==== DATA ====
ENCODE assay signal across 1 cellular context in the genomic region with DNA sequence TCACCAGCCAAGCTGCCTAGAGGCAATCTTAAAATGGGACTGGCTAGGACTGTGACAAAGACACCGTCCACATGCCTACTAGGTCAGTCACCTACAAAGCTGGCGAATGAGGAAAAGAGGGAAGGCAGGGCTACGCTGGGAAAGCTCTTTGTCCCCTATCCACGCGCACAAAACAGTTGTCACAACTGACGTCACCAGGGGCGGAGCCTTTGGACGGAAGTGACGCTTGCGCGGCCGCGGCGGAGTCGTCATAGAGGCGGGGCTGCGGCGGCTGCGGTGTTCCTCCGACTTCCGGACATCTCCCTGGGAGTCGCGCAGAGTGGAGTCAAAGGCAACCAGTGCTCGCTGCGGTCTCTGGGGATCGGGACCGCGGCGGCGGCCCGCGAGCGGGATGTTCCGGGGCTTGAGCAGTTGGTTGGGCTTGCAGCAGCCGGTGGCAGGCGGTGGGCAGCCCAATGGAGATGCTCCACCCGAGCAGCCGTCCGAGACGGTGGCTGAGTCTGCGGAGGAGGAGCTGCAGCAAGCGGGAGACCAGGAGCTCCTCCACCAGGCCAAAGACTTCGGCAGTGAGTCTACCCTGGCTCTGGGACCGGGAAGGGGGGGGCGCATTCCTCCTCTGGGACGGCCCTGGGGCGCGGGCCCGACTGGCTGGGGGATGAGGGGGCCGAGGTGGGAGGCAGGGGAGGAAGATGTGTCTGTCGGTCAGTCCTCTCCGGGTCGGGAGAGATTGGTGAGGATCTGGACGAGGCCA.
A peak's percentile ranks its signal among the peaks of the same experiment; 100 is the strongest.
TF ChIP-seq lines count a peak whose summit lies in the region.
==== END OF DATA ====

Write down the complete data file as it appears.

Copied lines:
ENCODE assay signal across 1 cellular context in the genomic region with DNA sequence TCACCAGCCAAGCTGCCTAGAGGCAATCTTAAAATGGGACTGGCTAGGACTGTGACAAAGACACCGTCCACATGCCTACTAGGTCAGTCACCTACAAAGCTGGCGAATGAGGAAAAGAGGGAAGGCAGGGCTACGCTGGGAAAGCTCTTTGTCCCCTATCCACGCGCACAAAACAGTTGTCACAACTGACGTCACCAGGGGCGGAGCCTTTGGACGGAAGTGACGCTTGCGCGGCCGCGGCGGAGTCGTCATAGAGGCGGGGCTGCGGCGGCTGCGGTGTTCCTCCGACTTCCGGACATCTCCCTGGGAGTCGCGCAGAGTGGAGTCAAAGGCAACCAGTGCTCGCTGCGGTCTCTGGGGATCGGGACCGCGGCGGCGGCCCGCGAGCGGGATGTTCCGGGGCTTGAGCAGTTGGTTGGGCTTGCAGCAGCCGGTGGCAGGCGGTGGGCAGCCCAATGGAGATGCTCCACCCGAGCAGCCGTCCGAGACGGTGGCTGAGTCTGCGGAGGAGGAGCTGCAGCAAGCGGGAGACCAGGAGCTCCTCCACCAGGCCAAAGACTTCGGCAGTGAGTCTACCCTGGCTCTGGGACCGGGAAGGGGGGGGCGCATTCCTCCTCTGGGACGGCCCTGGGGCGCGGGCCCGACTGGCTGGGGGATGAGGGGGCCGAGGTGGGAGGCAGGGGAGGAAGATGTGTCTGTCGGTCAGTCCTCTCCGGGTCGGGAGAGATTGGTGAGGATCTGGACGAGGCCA.
A peak's percentile ranks its signal among the peaks of the same experiment; 100 is the strongest.
TF ChIP-seq lines count a peak whose summit lies in the region.